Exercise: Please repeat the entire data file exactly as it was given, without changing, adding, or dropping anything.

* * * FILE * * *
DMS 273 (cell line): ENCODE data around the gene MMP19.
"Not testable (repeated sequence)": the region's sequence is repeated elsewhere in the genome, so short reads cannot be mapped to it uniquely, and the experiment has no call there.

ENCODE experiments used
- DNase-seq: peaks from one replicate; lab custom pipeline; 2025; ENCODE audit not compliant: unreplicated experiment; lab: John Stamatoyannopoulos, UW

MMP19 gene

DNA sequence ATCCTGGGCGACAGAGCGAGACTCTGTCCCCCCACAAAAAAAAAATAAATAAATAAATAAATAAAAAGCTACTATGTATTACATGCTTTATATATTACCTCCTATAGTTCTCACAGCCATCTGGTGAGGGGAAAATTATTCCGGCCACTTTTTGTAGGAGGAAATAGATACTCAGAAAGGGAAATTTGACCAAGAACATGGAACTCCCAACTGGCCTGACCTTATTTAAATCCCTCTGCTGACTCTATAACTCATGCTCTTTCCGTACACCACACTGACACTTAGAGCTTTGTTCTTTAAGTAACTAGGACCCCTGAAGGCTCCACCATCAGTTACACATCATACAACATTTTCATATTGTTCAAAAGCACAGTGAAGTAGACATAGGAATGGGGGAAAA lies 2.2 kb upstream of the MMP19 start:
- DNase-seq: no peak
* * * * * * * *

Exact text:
DMS 273 (cell line): ENCODE data around the gene MMP19.
"Not testable (repeated sequence)": the region's sequence is repeated elsewhere in the genome, so short reads cannot be mapped to it uniquely, and the experiment has no call there.

ENCODE experiments used
- DNase-seq: peaks from one replicate; lab custom pipeline; 2025; ENCODE audit not compliant: unreplicated experiment; lab: John Stamatoyannopoulos, UW

MMP19 gene

DNA sequence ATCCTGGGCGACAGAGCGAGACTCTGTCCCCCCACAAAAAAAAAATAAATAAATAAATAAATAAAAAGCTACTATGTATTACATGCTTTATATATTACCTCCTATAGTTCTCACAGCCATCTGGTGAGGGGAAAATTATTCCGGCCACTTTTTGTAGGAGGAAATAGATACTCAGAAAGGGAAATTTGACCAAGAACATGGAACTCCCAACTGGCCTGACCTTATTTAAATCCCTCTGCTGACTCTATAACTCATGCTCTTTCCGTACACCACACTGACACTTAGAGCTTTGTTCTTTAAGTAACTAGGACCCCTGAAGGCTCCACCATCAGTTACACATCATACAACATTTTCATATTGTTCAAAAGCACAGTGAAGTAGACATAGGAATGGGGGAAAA lies 2.2 kb upstream of the MMP19 start:
- DNase-seq: no peak